To Grandma's House We Go

To Grandma's House We Go


Ah, a day out!  A visit to the grandparents in the country.  Sounds lovely, but organizing a multi-generational family of five and the family dog can be a bit trying.

We all have things that we need to have with us.  Some medical, some for comfort, and others for distraction.  Each home runs differently and one never can tell what will be missing when we arrive at our destination, so we better be ready.  A usual scenario in my house goes something like this:

  1. Determine how long the visit will be.  The longer the time spent away from home, the more items that will be necessary. 
  2. Determine a departure time.  This is usually early morning; never welcomed by anyone.
  3. Once you know long you will be away, determine what everyone will need in order to be comfortable for the period involved.  Even a day-long trip can require a multitude of items.  Medications, slippers, sweaters, special foods, and drinks are pretty standard.  Prepare a checklist of things taken.  Believe me, it will come in handy when you prepare for the return trip.
  4. Have everyone begin gathering their necessities and packing what they aren't currently using so that only last-minute items need to be gathered immediately before departure.  Have them make a list of what they are taking with them.  Ignore any and all grumbling from the teens.  It is just their way.
  5. Don't forget the dog:  food, treats, blanket, leash, and car harness.  It might be best to leave the harness for last because that's a sure sign that she will be going along for the ride and will send her into a frenzy.
  6. Set the prepared bags by the door ready for last-minute items in the morning.
  7. Charge critical electronic items such as cellphones, ipods, and games.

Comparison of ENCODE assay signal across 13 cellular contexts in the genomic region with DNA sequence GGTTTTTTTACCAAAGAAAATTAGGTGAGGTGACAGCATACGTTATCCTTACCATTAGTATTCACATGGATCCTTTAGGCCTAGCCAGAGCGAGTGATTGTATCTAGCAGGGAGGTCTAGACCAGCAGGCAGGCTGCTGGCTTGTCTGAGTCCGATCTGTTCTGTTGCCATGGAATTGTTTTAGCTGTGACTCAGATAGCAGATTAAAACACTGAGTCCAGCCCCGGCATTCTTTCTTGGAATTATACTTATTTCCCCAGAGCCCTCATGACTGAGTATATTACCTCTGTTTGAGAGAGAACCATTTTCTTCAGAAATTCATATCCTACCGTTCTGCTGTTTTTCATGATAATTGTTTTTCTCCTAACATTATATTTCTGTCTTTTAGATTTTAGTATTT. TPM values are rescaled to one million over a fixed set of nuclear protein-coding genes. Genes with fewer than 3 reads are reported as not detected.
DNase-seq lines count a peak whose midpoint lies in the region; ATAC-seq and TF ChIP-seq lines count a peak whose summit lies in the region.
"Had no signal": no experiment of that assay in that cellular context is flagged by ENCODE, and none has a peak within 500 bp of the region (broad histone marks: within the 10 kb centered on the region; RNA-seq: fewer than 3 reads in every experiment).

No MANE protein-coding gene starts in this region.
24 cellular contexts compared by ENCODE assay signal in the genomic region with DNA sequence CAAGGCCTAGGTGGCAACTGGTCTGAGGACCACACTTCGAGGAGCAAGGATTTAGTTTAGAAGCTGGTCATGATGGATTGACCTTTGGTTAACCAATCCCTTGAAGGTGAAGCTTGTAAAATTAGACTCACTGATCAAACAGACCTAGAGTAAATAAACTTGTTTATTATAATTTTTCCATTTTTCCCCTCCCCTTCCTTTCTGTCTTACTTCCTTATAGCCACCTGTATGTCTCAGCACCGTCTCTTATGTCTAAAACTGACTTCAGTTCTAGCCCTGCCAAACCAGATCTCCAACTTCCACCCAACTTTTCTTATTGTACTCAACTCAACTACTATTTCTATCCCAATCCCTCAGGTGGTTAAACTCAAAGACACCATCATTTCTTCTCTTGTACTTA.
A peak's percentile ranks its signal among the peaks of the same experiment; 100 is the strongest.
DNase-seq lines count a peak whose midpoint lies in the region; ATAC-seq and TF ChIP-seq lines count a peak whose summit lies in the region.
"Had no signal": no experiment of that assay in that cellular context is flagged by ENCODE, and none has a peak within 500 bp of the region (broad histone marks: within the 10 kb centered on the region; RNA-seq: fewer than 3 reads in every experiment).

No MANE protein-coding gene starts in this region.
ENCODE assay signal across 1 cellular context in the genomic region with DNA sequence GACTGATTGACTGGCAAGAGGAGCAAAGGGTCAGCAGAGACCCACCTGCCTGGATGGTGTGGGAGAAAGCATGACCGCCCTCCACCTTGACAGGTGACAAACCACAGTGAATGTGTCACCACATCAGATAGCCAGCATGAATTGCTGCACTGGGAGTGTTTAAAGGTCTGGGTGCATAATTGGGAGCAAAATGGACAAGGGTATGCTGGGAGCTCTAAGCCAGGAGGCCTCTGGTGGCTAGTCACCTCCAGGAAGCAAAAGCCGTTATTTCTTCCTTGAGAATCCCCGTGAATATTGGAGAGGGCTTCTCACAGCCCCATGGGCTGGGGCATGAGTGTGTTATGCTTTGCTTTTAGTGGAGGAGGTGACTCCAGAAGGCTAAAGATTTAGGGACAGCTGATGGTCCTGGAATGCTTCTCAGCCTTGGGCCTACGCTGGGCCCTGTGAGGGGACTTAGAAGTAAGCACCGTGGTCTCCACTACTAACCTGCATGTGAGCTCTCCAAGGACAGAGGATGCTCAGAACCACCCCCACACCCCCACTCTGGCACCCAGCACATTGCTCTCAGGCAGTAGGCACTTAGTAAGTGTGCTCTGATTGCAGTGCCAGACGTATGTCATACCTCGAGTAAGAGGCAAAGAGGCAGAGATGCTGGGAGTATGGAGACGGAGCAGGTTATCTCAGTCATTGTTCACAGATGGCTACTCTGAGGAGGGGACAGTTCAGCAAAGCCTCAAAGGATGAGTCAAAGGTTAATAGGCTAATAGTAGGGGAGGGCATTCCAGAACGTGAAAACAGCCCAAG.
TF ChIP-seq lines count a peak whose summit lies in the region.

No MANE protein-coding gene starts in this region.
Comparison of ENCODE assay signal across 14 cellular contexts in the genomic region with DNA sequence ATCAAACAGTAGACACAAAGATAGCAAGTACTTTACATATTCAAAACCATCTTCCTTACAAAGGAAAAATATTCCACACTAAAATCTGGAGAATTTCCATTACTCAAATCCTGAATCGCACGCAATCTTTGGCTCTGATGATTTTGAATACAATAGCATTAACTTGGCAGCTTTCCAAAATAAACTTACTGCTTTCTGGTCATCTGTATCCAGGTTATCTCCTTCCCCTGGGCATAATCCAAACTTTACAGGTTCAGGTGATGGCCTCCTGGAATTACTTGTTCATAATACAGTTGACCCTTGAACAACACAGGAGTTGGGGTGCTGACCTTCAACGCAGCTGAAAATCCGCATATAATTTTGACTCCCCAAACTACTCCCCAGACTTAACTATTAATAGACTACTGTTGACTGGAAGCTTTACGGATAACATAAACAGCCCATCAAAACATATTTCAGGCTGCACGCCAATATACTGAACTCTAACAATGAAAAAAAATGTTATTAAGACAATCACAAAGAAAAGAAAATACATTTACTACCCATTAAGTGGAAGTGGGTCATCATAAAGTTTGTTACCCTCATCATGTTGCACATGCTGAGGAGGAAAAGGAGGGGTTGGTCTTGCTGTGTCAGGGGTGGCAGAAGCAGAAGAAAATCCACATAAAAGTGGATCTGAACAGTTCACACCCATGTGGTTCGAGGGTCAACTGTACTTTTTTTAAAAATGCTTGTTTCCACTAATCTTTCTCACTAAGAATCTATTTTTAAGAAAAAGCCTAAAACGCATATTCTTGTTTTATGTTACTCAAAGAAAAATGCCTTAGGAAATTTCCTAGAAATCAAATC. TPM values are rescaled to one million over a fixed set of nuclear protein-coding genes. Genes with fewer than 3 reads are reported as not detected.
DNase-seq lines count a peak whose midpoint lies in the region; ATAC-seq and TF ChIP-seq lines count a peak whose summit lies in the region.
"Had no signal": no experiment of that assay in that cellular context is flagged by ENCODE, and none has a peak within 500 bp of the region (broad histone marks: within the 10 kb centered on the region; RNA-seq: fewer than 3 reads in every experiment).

8. Get to bed early that night.  Of course only the adults will be in bed early; the teens will be up until all hours, claiming they can sleep in the car.  And they will.  There will be much bobbing for apples in the back of the van, believe me.
  9. Rise early the day of departure.  Put on a pot of coffee.  The smell usually helps to rouse everyone.  The teens who didn't get to sleep before 3:00 a.m. will require a little extra encouragement, often involving at least six wake-up attempts - the last of which will be rendered at a louder than usual volume and sterner tone of voice.
  10. While the teens are in slow-motion rousing mode, prepare your travel basket of drinks and snacks for the ride.  Be sure to include paper towels and moist towelettes for spills.
  11. Once everyone is up, dressed, and washed, have them pack the fully charged electronics.  Include back-up chargers just in case.
  12. Double check your checklist and be sure that everyone has what they need, especially medications.
  13. Load up the van and begin to pile in, starting with grandmother, who will need a little help climbing in.  Tuck her cane in securely beside her.
  14. Last, but never least, the dog.  She's been sitting there quietly watching and waiting.  Grab her car harness and watch her go berserk!  She'll race you to the van, of course, and jump in herself.  You can then secure her to her seat.  She's ready for the country!
  15. Make one last sweep of the house, making sure you've left nothing behind.
  16. Lock the front door and you're off for the day - most likely at least an hour later than planned.

Drive carefully and have a good visit.

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